“Yes, seeing a man shot in front of him is shocking for anyone, especially someone his age. However, this didn’t overshadow the fact that a life was ended for the sole purpose of saving his own. Isaac had felt himself empty and inhuman. He was being used like a worthless prop. You put his life, not on equal footing with Jeremy Graham, but above it. Through a child’s logic, by killing Jeremy to save Isaac, you made it clear that Isaac’s life was worth more than Jeremy’s.”

    I nodded slowly as my brain wrapped itself around this. My mind jumped back to that day as I carried him out to the EMTs.

    “You killed him.”
    “Yes I did.”
    “Because he wanted to kill you.”
    “Well I knew that.”

     “So yes, Isaac latched to you as a father figure in his life. He had never felt love and this was as close as he got. That’s why I encouraged a relationship between you two because I knew it would be healthy for him.” She said then moved closer. “For both of you.”

    Now it was my turn to give the ‘don’t push it’ look.

    “Anyway, if I were the doctor in this hypothetical situation as I just described. I would tell the parents it was PTSD and medicate the child for mild depression. Try to help him in whatever way that I could.”

    “I never knew he was on medications.” I said

    “Well that’s not something people like to broadcast to the world. Besides, it was pretty mild stuff. The point was to try to take the sting of self-resentment away while finally allowing him to experience happier emotions. Anything too strong blocks all emotions good and bad.” She said as she sipped at her beer. “And after eight years people get listless. Want to stop drugs and therapy to understand if they can truly cope with life.”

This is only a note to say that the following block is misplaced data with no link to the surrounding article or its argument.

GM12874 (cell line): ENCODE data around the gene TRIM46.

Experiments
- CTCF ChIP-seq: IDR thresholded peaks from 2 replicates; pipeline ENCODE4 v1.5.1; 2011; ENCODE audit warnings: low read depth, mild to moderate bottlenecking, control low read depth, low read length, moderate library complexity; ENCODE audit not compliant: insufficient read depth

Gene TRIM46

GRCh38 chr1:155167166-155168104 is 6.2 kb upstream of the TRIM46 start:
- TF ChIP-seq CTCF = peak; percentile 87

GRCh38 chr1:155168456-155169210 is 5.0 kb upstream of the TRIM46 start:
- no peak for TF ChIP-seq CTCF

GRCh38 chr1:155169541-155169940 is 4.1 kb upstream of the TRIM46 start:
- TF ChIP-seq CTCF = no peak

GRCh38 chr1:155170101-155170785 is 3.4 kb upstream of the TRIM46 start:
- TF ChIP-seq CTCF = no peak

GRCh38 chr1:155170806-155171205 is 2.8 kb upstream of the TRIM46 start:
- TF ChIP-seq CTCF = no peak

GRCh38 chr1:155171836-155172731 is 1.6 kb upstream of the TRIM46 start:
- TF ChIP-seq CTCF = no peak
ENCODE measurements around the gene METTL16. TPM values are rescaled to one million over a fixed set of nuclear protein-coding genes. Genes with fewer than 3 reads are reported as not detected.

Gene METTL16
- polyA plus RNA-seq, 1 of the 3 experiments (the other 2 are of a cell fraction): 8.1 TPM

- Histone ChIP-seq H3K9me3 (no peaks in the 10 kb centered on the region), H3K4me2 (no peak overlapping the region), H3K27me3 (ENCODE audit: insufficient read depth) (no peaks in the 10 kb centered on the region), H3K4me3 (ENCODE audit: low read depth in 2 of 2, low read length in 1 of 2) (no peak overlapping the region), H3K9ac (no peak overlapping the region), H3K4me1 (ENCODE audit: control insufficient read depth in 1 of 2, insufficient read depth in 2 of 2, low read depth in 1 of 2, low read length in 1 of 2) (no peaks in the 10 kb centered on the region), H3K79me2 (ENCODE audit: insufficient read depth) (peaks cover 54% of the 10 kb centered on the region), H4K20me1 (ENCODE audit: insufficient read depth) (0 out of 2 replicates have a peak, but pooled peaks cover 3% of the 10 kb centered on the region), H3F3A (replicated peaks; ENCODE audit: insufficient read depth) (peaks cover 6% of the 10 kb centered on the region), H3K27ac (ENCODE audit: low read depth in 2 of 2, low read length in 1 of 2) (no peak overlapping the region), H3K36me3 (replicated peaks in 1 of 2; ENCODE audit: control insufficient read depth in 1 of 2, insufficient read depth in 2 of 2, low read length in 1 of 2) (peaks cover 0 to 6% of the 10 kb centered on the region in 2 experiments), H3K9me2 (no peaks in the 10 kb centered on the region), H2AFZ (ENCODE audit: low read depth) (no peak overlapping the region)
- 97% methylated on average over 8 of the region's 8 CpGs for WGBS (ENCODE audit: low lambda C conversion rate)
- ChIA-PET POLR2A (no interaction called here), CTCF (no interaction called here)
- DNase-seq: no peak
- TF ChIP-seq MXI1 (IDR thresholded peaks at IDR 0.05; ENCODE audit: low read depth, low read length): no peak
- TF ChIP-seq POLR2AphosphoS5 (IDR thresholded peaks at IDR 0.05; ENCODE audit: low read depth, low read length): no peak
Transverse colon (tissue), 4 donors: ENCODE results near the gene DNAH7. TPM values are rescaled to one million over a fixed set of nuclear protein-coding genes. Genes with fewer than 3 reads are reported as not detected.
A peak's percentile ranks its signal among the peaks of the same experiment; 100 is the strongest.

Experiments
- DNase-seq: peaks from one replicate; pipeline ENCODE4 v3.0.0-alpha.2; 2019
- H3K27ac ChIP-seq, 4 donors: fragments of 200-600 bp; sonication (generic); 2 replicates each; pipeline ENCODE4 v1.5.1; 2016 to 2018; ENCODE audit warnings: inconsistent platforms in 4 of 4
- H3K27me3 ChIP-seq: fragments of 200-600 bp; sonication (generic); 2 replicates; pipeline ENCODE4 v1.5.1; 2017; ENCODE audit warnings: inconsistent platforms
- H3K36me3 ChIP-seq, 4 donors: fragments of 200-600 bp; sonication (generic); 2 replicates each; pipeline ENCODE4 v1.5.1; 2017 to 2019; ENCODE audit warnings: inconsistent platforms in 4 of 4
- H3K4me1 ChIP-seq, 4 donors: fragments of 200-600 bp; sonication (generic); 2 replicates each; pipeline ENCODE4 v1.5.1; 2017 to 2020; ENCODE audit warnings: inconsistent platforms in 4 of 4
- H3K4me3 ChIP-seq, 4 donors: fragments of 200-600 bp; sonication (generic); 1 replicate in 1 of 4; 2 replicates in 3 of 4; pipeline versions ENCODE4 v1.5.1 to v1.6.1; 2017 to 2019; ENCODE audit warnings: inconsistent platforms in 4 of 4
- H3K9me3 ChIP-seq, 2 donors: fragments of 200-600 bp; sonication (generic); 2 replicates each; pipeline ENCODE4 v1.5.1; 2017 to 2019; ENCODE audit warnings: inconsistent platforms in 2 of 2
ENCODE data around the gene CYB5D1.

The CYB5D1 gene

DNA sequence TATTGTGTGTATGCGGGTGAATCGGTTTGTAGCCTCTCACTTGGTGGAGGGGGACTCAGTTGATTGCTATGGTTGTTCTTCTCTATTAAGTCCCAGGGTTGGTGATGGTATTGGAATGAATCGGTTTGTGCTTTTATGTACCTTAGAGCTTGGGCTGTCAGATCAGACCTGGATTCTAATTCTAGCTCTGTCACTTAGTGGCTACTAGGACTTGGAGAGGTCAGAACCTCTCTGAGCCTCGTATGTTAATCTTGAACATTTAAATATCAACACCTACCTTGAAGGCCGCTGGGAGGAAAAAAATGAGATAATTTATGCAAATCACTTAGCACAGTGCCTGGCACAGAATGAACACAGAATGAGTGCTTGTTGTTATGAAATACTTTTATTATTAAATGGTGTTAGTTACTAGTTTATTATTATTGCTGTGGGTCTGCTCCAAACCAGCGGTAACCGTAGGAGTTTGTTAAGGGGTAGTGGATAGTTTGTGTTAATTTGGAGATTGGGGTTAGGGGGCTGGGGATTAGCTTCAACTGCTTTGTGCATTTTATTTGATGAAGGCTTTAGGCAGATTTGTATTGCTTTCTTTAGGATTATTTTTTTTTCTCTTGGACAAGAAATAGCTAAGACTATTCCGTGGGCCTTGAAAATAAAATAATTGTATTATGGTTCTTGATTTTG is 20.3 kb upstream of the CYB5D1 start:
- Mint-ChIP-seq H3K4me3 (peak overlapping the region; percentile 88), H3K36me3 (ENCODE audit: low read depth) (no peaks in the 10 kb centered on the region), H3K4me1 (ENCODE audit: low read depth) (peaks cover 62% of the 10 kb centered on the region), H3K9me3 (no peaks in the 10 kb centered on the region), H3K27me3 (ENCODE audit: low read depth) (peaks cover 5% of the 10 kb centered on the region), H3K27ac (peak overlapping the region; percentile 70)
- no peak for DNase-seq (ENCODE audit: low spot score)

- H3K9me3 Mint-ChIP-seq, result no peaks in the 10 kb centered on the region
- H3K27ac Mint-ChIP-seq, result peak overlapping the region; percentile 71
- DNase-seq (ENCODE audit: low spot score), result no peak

“And in this particular case, would it be with your blessing?” I asked as I felt a prickle at the base of my spine.

    “Not entirely. I would understand giving up the drugs but would want the sessions to continue. A step down approach would leave him a lot less vulnerable.”

    “You feel he’s vulnerable?”

    She tilted her head to the side and thought about it. “Probably more so than I would like, less so, than would call for action.”

    “Well, what if, during this vulnerable time, he read a book. I biography of the man who died so that he could live?” How do you think he would react?” I prodded.

    Laura’s left hand came to her chin. Her palm covered her mouth and her index finger rubbed the bridge of her nose. It was a little habit she had when she was doing some deep thinking.

    “It wouldn’t be a good thing,” she settled, “That book has a lot of information in it that Isaac isn’t ready to deal with on his own. Put some things into perspective that he might not be ready to understand.”

    “He might start to feel some real resentment towards his father?” I said thinking back to the question Isaac had asked me earlier tonight.

    “Well, no.” She moved her hand from her face and clasped her fingers around her mug as she chewed at her lower lip. “I think I mentioned a little how Isaac internalized everything. He feels that the mistakes of others reflect poorly on himself because he feels that he is to blame. I don’t know how to describe it better than that. Basically Isaac will always blame himself for bad things that happen, no matter how irrational his thought process might have to be. He would blame himself for every situation leading up to Jeremy Graham. He doesn't handle guilt well, either.”

    The hairs on my arms raised and my head started to pound. The slight buzz of alcohol was vaporized by white hot guilt.

    “What is it?”

    “And after reading this book. What if Isaac came to me? What if he asked me a question?” I felt pain rising in my gut. “What if I basically told him point blank that his father was a corrupt son of a bitch?”

    Laura’s jaw fell open and she closed her eyes. She waited a long pause before she could speak, but even then, all she could manage to say was:

    “Oh God, George. Tell me you didn’t.”

The End